The EAT upheld a decision by a tribunal that a black employee was directly discriminated against when his senior manager stated that he believed the employee’s complaint about his direct line manager’s conduct was associated with the employee’s race.
However, an employer’s incompetent investigation into an employee’s grievance is not one of direct race discrimination. As a side issue, the employee, who had been off work due to depression, was not disabled for the purposes of the Disability Discrimination Act 1995. It is important to get expert medical evidence where an alleged disability is associated with mental impairment. The facts are as follows:
- The claimant worked as a software engineer for the Royal Bank of Scotland; the respondent in this case. He did not get on with his manager.
- The claimant met with a senior manager following a number of incidents with his manager. During this meeting, the senior manager said that the claimant was alleging that his manager’s conduct was associated with race. The claimant resented the suggestion that he was “playing the race card”.
- The claimant was then off sick for stress and anxiety and lodged a grievance regarding his manager’s conduct. The claimant’s grievance was not adequately processed or considered. The claimant subsequently resigned and issued various employment tribunal claims against the respondent.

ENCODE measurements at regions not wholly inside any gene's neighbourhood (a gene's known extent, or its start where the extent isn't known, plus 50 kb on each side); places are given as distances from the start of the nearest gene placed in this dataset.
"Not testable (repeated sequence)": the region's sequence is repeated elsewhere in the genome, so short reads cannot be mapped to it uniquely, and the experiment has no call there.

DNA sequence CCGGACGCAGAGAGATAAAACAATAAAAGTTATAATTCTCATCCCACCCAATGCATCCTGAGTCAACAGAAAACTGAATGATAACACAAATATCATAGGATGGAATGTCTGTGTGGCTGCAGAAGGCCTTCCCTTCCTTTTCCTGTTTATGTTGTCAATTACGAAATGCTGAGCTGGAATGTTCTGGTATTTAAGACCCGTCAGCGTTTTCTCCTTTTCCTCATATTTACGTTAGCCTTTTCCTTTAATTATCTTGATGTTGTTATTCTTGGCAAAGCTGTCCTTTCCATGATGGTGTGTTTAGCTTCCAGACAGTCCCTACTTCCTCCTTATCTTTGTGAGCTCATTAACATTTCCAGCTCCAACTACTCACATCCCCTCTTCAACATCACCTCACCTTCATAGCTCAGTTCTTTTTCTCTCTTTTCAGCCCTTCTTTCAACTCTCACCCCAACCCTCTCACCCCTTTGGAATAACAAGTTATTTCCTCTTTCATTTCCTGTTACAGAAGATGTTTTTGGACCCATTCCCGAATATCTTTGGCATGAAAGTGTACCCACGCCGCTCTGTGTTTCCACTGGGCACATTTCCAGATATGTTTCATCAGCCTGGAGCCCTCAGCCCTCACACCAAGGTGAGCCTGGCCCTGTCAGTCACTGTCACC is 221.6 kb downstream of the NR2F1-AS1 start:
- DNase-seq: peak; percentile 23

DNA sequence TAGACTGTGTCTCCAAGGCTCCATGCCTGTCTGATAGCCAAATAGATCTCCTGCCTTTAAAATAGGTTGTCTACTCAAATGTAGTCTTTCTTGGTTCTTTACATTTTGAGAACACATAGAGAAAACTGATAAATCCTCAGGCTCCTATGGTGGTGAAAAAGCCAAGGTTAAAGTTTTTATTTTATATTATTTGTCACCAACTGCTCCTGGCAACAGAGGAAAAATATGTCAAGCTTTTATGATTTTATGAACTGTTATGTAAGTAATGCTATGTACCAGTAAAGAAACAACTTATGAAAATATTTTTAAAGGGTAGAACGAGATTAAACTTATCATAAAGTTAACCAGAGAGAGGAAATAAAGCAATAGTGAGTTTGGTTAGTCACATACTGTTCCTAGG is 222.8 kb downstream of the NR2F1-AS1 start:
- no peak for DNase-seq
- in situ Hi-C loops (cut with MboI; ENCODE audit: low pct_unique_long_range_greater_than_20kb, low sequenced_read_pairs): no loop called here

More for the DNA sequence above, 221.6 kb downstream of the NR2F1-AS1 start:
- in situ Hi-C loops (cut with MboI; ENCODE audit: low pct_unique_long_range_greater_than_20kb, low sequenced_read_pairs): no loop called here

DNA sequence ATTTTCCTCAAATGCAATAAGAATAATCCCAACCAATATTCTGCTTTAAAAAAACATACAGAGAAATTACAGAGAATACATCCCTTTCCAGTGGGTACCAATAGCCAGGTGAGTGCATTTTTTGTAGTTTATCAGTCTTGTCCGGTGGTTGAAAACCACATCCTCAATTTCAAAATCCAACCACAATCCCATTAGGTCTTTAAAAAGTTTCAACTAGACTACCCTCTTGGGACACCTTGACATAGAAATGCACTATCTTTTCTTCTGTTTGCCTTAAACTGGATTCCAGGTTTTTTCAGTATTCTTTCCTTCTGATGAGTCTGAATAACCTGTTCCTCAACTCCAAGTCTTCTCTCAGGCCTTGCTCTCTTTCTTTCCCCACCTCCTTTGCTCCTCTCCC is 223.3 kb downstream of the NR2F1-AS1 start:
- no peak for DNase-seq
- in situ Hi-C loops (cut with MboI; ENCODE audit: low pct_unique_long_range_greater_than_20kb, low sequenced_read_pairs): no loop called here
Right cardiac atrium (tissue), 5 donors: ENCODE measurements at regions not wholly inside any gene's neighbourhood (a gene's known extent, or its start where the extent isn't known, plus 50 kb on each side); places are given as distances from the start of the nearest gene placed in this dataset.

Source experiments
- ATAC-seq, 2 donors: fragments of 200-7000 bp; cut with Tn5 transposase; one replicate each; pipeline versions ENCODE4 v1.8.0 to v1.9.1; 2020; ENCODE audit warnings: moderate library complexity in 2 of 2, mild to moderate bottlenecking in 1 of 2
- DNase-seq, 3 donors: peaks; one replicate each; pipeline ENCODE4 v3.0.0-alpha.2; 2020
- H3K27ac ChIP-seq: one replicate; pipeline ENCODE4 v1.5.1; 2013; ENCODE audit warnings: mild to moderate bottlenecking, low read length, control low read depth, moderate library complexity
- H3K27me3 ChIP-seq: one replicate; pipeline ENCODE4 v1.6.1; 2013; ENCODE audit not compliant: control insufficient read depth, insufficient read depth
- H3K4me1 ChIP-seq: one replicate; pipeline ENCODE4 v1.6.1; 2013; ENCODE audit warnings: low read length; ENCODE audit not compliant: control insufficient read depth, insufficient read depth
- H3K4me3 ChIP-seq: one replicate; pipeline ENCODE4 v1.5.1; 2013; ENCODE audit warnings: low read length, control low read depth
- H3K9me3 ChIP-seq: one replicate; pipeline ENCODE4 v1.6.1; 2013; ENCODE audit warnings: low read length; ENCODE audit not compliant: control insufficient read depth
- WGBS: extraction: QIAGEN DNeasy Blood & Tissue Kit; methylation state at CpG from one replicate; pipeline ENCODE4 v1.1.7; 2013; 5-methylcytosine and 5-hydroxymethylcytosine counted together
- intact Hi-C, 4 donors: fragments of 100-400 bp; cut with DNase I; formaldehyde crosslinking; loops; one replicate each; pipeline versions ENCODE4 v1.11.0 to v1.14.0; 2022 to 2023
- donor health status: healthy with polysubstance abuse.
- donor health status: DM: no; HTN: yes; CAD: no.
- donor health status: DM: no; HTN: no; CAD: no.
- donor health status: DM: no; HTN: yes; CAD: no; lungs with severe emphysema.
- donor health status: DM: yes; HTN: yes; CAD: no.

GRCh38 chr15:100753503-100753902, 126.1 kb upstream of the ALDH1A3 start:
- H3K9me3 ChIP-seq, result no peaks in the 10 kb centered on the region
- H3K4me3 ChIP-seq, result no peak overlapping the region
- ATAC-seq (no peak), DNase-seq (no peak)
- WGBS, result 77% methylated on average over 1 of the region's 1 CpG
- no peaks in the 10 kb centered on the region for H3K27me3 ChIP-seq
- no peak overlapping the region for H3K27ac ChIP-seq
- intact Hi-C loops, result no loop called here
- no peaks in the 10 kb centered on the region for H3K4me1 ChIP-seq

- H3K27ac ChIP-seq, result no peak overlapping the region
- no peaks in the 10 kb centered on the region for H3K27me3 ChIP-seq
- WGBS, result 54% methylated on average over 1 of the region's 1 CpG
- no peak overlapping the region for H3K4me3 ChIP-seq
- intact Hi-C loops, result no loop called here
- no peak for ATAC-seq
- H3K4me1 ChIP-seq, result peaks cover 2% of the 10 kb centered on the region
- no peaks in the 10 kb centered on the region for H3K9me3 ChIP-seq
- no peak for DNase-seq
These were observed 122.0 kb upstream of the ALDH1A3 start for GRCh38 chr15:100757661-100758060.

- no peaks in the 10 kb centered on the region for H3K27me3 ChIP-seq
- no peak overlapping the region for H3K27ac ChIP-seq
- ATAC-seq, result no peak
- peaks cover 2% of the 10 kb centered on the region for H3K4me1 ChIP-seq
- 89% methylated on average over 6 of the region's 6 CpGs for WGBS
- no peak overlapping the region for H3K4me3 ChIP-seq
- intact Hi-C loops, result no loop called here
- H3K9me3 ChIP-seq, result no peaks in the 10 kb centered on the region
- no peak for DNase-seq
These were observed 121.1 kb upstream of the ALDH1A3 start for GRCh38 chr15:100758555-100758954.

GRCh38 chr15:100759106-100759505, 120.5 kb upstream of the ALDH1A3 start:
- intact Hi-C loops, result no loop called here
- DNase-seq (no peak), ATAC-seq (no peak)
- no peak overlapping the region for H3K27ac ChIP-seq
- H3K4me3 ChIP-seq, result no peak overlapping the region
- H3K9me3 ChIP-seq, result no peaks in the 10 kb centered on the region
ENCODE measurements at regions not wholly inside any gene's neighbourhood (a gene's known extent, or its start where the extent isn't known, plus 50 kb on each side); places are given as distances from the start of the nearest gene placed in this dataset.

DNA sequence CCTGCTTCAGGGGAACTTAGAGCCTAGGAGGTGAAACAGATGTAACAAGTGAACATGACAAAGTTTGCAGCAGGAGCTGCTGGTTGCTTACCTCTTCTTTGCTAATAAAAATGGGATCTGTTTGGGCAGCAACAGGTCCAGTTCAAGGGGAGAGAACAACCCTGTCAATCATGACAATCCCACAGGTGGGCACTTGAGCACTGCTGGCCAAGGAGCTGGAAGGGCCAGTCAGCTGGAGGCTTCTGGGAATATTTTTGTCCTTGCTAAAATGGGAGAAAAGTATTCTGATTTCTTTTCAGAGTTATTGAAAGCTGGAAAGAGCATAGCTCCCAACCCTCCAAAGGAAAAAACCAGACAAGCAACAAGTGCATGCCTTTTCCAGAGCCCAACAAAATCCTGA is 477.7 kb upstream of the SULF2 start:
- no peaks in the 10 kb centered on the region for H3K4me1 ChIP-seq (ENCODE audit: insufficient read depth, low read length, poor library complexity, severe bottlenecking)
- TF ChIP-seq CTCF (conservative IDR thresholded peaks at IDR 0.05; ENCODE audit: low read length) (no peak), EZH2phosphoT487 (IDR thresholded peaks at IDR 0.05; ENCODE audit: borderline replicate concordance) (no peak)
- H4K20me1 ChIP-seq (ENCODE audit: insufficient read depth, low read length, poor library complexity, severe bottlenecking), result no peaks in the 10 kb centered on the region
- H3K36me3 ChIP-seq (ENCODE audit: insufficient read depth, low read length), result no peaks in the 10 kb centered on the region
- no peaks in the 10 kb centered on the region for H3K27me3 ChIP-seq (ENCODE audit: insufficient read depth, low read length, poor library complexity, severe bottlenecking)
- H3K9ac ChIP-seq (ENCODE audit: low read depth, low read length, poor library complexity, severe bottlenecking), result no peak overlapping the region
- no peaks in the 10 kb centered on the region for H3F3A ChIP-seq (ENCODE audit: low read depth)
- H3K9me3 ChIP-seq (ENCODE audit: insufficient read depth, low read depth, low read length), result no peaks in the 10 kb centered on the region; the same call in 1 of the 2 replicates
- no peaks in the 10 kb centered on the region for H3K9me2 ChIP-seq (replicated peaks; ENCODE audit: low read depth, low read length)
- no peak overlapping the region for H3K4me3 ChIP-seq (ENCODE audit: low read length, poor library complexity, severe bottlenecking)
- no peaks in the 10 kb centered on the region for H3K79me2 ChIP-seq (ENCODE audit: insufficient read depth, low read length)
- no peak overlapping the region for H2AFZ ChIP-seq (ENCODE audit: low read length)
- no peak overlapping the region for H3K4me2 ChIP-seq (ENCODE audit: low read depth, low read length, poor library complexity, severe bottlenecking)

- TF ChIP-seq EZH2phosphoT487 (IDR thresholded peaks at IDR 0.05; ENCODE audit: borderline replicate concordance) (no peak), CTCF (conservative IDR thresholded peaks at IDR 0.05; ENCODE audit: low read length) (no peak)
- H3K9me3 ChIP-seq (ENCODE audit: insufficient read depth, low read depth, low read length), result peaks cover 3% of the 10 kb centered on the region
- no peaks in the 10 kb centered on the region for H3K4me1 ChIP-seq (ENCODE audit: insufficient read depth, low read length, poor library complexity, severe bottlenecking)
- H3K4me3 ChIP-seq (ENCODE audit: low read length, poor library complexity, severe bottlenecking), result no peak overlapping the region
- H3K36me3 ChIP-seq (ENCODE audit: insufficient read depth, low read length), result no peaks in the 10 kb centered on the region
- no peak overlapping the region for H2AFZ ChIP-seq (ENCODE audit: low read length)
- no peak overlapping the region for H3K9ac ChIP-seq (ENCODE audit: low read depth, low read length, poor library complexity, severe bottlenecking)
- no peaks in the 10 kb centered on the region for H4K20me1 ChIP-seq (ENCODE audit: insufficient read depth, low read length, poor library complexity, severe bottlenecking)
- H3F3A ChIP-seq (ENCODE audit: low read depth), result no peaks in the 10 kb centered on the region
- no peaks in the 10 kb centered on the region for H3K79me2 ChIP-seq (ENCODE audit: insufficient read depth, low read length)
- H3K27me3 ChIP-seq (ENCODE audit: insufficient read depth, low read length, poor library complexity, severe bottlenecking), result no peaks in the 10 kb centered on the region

A tribunal found that the claimant had been unfairly dismissed and unlawfully discriminated against. The EAT confirmed that the senior manager had treated the claimant’s complaint as a complaint by a black employee against a white manager and not just a straightforward complaint by one colleague against another. Although the respondent’s grievance procedure was incompetent, it was not classed as direct race discrimination as there was no evidence to show that the respondent would have been more competent in handling a white employee’s grievance.
Key Point – This case shows the importance of ensuring all managers are properly trained and are fully aware of the employer’s grievance procedure. In these circumstances, employers are encouraged to try to resolve any occurrences of racial discrimination with a formal apology, if appropriate, or through a structured grievance procedure to ensure the complainant’s concerns are fully addressed.
Royal Bank of Scotland plc v Morris 2012